Six Damn Fine Degrees #14: Two for the Road

Welcome to Six Damn Fine Degrees. These instalments will be inspired by the idea of six degrees of separation in the loosest sense. The only rule: it connects – in some way – to the previous instalment. So come join us on our weekly foray into interconnectedness.

In 1951, when she had a small appearance in The Lavender Hill Mob as Chiquita (sadly not having seen the film, I cannot tell whether this means she played an actual banana), Audrey Hepburn wasn’t yet the movie star that she would later become. Roman Holiday was still two years away, then came Sabrina, War and Peace and Funny Face, and in 1961 she made her iconic appearance in Breakfast at Tiffany’s. Much has been written and said about what exactly Hepburn’s character in that film, Holly Golightly, is exactly: is she merely selling companionship needy men, or is she selling sex? Truman Capote, who wrote the novella the film was based on, called her an “American geisha”, but he didn’t exactly answer the question.

In any case, for all of Hepburn’s tremendous charms and attraction, she never struck me as particularly sexual in her performances; her characters were largely cute as the cutest of kittens, but also oddly innocent, almost to the point of sexlessness. On screen, she always came off as something of an anti-Marylin Monroe.

So consider my surprise when I found out that she was in a film written by Frederic Raphael, whose other works include Eyes Wide Shut. Yes, Stanley Kubrick’s last film. Yes, the one with the orgy that caused Warner Bros. to digitally alter the respective scenes, Austin Powers-style, to avoid an adults-only NC-17 rating.

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Six Damn Fine Degrees #13: The Lavender Hill Mob

Welcome to Six Damn Fine Degrees. These instalments will be inspired by the idea of six degrees of separation in the loosest sense. The only rule: it connects – in some way – to the previous instalment. So come join us on our weekly foray into interconnectedness.

There’s a moment in 1951’s The Lavender Hill Mob that captures an important truth about the best of the Ealing comedies: our two genial leads, having nearly successfully executed the gold heist of the century, suddenly realise their plans are in trouble. They need to swiftly descend the steps of the Eiffel Tower or evidence of their crime might fall into the wrong hands.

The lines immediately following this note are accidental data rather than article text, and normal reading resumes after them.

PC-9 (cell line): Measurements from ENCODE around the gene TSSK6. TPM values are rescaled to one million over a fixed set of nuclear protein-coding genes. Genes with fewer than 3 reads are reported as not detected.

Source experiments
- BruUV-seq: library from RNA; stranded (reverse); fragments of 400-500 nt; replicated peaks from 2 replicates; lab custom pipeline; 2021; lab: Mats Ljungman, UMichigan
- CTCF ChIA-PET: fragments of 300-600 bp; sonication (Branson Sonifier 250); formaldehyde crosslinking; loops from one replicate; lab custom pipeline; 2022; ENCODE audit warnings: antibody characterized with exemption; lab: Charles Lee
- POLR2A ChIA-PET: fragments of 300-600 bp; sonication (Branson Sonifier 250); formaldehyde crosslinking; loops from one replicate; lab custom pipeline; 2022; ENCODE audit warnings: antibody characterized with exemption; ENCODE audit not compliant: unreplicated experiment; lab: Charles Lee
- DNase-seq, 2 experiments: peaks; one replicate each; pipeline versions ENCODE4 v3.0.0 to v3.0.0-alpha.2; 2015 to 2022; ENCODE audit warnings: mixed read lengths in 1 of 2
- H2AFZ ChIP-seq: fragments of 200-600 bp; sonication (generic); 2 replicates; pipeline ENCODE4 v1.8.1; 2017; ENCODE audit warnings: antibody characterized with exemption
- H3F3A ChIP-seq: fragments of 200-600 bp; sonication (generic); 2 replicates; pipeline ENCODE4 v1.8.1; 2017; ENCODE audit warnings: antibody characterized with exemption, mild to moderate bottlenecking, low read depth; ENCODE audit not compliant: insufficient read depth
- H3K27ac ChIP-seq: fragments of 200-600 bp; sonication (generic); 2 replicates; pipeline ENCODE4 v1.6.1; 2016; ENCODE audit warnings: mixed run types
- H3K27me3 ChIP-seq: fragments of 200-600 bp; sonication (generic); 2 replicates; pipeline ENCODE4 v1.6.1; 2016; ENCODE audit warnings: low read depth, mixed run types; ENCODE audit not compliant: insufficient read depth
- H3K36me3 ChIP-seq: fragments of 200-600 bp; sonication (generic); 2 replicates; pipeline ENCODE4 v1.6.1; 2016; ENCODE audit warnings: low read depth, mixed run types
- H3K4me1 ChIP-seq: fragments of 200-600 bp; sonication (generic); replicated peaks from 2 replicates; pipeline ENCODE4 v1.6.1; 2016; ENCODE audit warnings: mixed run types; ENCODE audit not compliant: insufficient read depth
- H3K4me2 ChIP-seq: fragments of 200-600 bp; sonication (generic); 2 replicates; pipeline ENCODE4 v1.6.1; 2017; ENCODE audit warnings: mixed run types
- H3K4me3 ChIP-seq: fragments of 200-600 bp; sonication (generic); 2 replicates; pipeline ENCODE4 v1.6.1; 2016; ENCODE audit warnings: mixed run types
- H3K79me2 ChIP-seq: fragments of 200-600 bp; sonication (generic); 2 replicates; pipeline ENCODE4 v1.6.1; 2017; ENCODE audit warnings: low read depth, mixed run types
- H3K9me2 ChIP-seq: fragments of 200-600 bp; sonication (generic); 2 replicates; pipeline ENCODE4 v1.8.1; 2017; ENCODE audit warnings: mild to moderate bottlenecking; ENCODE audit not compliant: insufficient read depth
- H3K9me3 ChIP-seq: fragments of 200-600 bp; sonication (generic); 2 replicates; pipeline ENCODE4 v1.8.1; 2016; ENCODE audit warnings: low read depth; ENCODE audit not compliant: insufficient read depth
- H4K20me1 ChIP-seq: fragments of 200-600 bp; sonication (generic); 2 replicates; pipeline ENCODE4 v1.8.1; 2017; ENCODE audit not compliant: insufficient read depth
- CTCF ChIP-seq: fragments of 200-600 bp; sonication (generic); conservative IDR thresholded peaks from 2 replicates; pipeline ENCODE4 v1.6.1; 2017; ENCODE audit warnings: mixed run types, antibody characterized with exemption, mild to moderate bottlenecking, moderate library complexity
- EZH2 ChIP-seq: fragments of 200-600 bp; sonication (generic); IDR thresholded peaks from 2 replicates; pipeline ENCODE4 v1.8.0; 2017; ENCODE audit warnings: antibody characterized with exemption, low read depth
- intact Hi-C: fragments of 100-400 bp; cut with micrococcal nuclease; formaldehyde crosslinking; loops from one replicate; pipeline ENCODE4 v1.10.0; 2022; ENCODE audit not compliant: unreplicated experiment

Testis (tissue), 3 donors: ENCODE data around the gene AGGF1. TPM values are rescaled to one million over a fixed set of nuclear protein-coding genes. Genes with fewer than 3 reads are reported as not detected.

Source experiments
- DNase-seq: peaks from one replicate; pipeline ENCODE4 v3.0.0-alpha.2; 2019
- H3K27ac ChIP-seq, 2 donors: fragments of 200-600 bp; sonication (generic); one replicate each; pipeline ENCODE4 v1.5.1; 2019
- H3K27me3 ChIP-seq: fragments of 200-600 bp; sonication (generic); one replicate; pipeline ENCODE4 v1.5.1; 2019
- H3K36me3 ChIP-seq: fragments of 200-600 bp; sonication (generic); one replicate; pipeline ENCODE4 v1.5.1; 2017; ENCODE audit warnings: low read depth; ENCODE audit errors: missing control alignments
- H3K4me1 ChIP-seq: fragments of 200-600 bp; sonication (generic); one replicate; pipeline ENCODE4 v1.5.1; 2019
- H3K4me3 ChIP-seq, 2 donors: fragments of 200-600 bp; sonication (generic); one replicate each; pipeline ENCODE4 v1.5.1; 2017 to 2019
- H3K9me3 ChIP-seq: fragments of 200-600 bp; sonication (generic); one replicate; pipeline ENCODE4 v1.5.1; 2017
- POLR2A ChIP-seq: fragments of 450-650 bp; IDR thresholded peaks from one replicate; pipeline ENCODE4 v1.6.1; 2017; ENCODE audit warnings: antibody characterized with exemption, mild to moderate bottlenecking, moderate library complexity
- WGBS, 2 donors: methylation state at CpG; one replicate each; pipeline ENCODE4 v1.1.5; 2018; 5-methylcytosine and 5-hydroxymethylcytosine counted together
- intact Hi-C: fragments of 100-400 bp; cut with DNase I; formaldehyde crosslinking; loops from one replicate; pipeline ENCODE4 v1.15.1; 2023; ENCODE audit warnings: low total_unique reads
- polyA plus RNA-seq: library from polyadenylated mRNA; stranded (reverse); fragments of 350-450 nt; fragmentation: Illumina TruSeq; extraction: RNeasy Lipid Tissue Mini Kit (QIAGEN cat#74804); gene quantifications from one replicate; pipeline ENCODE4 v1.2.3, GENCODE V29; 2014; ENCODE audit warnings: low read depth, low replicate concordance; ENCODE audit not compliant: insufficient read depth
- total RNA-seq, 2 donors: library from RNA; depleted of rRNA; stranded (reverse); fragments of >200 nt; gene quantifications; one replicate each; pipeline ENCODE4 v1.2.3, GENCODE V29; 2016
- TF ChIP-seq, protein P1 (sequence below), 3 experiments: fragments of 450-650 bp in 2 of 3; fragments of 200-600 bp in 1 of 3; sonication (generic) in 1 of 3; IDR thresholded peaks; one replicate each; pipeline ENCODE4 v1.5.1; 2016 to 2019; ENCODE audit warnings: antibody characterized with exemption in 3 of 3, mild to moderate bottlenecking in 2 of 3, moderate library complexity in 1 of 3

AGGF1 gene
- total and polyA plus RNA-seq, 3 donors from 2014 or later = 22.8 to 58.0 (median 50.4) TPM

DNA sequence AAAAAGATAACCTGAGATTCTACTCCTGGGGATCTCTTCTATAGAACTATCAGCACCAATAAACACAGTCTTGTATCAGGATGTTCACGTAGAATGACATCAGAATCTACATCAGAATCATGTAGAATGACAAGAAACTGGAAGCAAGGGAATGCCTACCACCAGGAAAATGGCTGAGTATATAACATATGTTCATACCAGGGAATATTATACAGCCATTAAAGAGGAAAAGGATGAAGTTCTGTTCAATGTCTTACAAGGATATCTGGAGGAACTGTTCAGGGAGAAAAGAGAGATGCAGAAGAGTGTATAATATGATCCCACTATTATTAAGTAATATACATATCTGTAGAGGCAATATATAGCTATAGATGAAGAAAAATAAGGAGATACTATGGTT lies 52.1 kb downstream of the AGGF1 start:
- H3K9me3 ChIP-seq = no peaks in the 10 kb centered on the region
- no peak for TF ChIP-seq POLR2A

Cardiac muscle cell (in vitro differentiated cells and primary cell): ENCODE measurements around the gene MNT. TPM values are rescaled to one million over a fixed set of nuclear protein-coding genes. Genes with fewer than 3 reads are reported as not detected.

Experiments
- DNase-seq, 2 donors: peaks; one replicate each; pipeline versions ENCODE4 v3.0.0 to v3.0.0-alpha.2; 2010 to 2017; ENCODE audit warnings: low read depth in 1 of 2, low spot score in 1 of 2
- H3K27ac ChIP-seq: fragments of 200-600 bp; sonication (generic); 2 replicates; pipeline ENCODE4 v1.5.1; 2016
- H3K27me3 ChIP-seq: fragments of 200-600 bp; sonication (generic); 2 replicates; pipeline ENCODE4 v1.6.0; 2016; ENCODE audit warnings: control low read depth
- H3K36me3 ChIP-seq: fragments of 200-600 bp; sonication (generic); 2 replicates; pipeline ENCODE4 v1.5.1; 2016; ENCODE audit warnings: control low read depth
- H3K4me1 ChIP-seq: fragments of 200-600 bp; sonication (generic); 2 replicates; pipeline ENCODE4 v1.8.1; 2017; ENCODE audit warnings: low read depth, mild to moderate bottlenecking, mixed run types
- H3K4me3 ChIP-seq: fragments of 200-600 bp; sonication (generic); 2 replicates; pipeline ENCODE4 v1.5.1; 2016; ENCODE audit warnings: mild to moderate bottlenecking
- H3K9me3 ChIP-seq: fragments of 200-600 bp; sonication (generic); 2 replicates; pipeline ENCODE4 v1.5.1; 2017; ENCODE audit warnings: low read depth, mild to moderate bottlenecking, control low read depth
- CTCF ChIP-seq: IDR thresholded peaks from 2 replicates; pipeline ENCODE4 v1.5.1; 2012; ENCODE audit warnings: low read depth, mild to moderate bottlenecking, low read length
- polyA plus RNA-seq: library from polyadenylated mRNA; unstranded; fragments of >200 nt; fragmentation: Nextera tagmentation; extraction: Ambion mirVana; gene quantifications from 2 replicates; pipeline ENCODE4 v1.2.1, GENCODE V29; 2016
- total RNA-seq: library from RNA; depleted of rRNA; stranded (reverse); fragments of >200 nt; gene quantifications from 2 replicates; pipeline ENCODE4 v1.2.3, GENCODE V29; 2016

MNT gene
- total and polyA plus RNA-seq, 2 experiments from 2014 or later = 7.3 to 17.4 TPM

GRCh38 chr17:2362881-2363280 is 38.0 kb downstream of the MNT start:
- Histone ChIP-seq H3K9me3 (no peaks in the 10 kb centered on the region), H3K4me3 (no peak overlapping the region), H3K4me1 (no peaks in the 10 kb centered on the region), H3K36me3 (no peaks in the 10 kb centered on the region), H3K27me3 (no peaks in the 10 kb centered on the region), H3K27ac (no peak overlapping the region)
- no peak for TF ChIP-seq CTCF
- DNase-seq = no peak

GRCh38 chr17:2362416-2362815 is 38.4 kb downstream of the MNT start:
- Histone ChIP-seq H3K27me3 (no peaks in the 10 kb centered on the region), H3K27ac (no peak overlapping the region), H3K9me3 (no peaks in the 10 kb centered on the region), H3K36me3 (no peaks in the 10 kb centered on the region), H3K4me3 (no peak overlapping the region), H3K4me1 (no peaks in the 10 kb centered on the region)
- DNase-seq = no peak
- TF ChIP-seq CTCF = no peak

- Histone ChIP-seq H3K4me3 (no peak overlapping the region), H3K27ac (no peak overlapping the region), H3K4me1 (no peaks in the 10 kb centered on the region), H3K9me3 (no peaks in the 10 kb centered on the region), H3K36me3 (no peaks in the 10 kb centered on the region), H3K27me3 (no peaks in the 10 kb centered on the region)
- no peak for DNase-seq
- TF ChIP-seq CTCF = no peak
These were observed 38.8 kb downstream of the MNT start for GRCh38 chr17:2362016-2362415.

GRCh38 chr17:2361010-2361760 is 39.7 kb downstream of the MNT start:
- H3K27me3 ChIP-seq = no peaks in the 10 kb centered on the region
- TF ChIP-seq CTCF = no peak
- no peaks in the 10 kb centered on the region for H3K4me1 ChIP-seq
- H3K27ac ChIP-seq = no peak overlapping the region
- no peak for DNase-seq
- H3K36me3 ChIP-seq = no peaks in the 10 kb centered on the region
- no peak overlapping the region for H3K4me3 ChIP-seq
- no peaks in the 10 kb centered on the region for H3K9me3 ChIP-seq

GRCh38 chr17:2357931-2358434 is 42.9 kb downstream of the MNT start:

The two men start awkwardly racing down the spiral staircase. As their speed increases, and their need to reach the ground fast overcomes their vertigo they both start laughing. At this tense moment in a heist film, with all their schemes about to awry, two middle-aged men beginlaughing and hollering with giddy abandon.

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Six Damn Fine Degrees #12: A Fish Called Wanda

Welcome to Six Damn Fine Degrees. These instalments will be inspired by the idea of six degrees of separation in the loosest sense. The only rule: it connects – in some way – to the previous instalment. So come join us on our weekly foray into interconnectedness.

One of the ironies of life is that John Cleese, responsible for some of the most (in)famously absurd sketches in Monty Python’s Flying Circus, is more renowned for his work on comparatively unadventurous, straight comedies, two of them being Fawlty Towers and A Fish Called Wanda. And yet, it’s no accident that both are revered: they’re deliciously funny and incredibly mean-spirited, yet brimming with an inimitable charm nonetheless.

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Six Damn Fine Degrees #10: Ed Wood

Welcome to Six Damn Fine Degrees. These instalments will be inspired by the idea of six degrees of separation in the loosest sense. The only rule: it connects – in some way – to the previous instalment. So come join us on our weekly foray into interconnectedness.

Johnny Depp as Edward D. Wood Jr.

If there ever was a prime example of positive thinking gone awry, it has to be Tim Burton’s interpretation of Edward D. Wood Jr.

A filmmaker in the 50’s, an era of highly localized and diversified cinema where there was still a space for worse-than-B grade films, the real Ed Wood’s two best known films are Glen or Glenda and Plan 9 from Outer Space. He is most noted for being voted the worst director of all time, posthumously, in 1980. It is clear he wanted to make extraordinary movies, but lacked everything, from money to quality control to, well, competence. But they do have… personality.

Note: spoilers below…

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Six Damn Fine Degrees #1: Body and Soul – John Garfield.

I read somewhere that everybody on this planet is separated by only six other people. Six degrees of separation between us and everyone else on this planet. The president of the United States, a gondolier in Venice, just fill in the names. It’s not just big names, it’s anyone. How everyone is a new door opening into other worlds. Six degrees of separation between us and everyone else on this planet…

Welcome to our new weekly feature: Six Damn Fine Degrees. These installments will be inspired by the idea of six degrees of separation, in the loosest sense. One contributor writes about the film Six Degrees Of Separation, to which we owe the partial quote above? The next piece might be about Will Smith, who is in it. Or Sydney Poitier, whose son Smith’s character claims to be. Or John Guare, who wrote the original play. Or even Pam Grier, who was snubbed for a Best Actress Oscar, as was Stockard Channing. And it needn’t be just people. It can be plays, music, books, films, video games, anything we, as culture baristas, feel we should write about. The only rule is that it connects – in some way – to the previous installment. We hope our readers will enjoy our forays into interconnectedness. As the man said: it’s a small world, after all.

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